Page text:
During a question-and-answer session, UDC’S Manager for Natural Resources Management and Environmental Planning, Dr Sean Townsend, commented on a question regarding what was being done about coastal protection to prevent sea level rise and the impact on the infrastructure.

“When we do projects and proposals, everybody gravitates to work with us when it is just infrastructural work because you can put a plaque up, you can identify and say this is what we have done, we have contributed to it. When we need to do a programme that is going to result in planting of sea grass or enhancing coral reefs, it’s not that attractive, everybody agrees that it is important but the funding is not coming with it,” he said.

He added: “We speak a lot about public-private partnership but the funding doesn’t come along with the conversation. For instance, you talk about the vulnerability of Montego Bay. The project for Closed Harbour Bay is going ahead; it’s started and there’s physical signs of it. Before that was to happen, the groynes were supposed to be rehabilitated, which would have resulted in significant infrastructural protection but yet still, that has been pushed back because the funding has not come forth.”


When contacted, Chairman of the UDC’s Montego Bay Advisory Committee, Winston Dear, disclosed that the US$600,000 funding fell through because it was being made available under a special environmental protection programme and the time had lapsed. But while sharing concern that development of the Closed Harbour Beach Park would be under threat without the rehabilitation of the groynes, he said there was no need to worry as the government had committed to providing the funds to get it done.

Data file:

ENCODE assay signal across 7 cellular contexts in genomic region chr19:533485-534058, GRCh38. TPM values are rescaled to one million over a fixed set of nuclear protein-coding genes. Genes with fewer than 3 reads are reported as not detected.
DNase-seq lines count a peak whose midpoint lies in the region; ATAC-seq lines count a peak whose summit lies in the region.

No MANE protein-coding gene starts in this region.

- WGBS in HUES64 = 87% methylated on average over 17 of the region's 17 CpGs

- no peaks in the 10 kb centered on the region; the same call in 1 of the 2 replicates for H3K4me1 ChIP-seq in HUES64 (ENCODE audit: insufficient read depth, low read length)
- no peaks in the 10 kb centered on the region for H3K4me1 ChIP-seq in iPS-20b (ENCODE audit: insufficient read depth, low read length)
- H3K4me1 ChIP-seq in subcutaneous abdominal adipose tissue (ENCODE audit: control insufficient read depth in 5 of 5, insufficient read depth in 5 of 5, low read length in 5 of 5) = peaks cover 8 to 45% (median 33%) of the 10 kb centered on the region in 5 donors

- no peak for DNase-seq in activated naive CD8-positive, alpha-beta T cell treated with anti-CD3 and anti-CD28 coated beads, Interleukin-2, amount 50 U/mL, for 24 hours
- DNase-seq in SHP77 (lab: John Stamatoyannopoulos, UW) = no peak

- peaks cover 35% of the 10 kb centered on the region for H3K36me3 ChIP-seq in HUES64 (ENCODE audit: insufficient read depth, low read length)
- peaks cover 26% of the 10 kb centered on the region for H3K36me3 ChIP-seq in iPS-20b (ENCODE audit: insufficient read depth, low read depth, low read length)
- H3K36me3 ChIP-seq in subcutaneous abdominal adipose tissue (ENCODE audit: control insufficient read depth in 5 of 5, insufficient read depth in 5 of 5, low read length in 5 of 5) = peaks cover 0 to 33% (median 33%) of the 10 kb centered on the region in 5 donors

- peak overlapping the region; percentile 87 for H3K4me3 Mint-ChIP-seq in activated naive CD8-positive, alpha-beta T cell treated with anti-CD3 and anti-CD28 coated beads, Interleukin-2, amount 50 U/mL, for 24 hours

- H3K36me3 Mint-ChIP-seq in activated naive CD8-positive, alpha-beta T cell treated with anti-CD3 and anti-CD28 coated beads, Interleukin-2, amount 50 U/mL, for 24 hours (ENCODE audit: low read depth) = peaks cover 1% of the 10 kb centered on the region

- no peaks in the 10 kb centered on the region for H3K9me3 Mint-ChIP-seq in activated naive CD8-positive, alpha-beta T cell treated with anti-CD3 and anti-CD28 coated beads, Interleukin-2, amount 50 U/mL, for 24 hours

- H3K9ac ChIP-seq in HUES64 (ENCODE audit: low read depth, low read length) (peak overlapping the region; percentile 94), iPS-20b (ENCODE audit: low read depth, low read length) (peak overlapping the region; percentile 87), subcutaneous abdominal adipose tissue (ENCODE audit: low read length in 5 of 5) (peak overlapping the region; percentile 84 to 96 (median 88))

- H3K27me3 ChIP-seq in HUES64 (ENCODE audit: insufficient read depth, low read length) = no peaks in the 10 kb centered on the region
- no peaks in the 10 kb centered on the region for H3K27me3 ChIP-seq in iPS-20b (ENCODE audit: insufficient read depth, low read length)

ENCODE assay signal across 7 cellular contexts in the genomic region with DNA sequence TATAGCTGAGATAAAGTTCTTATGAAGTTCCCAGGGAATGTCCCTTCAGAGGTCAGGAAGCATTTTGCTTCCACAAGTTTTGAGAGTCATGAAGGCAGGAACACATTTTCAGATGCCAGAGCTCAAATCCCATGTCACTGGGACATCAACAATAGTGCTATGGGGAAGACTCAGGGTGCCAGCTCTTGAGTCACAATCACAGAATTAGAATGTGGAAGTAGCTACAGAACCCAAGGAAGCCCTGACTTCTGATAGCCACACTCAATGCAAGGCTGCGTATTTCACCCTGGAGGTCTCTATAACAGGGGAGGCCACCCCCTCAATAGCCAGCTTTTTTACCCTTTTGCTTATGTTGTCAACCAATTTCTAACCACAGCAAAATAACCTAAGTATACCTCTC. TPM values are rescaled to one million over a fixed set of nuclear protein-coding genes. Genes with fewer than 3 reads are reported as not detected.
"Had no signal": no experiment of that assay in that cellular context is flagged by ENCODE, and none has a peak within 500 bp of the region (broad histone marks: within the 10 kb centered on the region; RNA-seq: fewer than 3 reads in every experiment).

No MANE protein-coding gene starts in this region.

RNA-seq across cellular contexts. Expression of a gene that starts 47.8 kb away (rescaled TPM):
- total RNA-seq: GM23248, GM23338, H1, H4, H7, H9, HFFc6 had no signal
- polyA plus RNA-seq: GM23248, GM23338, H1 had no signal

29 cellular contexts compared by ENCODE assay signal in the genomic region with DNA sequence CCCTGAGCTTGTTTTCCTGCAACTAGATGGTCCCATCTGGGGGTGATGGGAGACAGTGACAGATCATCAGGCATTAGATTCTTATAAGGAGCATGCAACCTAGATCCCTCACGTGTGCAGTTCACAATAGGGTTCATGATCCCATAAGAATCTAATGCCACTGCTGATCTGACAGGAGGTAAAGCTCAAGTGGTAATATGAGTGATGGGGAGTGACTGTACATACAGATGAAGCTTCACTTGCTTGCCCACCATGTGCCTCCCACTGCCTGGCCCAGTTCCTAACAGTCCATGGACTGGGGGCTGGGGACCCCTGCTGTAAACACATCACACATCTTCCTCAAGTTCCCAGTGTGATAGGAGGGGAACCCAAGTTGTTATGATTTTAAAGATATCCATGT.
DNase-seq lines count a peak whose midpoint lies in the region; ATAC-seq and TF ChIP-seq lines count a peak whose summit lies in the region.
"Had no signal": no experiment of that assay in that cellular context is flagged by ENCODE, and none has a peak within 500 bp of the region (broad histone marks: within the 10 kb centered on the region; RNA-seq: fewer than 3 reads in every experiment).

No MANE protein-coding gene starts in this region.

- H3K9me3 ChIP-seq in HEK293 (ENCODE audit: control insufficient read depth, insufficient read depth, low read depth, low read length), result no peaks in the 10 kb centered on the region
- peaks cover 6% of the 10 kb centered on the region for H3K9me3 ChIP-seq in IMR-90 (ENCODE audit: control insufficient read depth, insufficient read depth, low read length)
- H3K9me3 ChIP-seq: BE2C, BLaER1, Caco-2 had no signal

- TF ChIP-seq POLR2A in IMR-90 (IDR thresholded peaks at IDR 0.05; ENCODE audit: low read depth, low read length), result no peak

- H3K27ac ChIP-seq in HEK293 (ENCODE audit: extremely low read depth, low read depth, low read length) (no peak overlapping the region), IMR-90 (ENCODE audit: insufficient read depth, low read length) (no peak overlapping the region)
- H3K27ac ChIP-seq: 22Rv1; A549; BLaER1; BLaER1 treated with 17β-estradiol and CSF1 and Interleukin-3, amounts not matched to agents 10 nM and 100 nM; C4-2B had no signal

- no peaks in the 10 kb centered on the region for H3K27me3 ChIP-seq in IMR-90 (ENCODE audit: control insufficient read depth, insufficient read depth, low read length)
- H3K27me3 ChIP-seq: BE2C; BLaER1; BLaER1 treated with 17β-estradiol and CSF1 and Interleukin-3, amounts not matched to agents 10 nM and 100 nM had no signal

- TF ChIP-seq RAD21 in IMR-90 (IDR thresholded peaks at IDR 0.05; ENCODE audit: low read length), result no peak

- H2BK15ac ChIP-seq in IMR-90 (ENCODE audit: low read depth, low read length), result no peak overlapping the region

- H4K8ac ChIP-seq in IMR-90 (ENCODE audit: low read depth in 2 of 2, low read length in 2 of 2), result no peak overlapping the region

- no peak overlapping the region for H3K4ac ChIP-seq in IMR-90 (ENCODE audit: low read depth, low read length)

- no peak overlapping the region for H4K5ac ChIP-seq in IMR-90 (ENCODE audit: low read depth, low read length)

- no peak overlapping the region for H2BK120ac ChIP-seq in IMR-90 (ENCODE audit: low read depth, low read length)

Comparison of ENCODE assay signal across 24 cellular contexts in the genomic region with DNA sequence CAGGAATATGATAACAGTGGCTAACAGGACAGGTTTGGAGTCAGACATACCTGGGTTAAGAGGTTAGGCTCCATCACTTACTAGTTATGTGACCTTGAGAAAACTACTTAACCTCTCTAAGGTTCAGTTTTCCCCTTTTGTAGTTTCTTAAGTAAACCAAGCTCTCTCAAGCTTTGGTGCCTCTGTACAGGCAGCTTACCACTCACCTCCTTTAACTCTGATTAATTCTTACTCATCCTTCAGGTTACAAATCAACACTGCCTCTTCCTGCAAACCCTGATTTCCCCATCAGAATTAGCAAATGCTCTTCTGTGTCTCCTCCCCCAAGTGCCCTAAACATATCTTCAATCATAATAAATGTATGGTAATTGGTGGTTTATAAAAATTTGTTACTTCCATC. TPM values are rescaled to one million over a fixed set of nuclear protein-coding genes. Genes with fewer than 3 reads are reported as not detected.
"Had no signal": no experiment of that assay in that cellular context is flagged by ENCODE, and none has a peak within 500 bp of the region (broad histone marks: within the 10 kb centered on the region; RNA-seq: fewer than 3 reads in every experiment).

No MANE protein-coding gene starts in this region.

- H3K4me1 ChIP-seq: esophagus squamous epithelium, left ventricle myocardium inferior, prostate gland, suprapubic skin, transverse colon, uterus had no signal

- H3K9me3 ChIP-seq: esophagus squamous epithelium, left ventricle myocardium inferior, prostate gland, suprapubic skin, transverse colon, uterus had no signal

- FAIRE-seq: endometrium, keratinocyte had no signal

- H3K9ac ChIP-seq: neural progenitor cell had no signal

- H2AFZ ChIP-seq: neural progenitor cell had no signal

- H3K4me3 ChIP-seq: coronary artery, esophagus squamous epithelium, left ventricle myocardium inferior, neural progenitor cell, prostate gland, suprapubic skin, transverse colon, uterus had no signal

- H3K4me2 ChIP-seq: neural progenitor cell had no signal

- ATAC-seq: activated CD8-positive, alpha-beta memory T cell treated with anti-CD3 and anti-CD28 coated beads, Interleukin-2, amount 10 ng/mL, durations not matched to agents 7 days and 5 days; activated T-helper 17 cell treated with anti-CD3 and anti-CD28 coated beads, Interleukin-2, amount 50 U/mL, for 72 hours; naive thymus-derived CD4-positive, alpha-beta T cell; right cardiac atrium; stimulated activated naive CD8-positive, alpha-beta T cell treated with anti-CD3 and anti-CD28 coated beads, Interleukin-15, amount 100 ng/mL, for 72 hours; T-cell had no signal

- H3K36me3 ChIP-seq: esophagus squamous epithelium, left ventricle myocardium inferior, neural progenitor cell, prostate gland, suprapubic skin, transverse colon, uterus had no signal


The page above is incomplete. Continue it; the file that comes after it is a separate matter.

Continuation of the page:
The total cost of rehabilitating the groynes is an estimated US$3 million, but while the Tourism Enhancement Fund is financing the Closed Harbour Beach Park, it is not being called upon for additional support to repair the groynes.

In 2017, as Minister without Portfolio in the Ministry of Economic Growth and Job Creation, Dr Horace Chang, noted, the entire Montego Bay waterfront, from the Freeport to the beach zone where the rehabilitation will take place, had been earmarked for “environmentally friendly development that can become a major attraction for the entire region.”

UDC General Manager, Dr. Damian Graham, stated at the project launch that it was critical to the protection of the Montego Bay shoreline, “Not just to address erosion, but also to minimize the impact from coastal flooding that can and will happen as we have more erratic behaviours in Mother Nature.”

He underscored that, “The repair of the groynes is paramount to the sustainability of a world-class multi-zoned public space which we hope to establish shortly”, and that the undertaking was aligned with the vision of Montego Bay becoming a leading city in the Western Hemisphere by minimizing physical and social blight, improving economic and social conditions.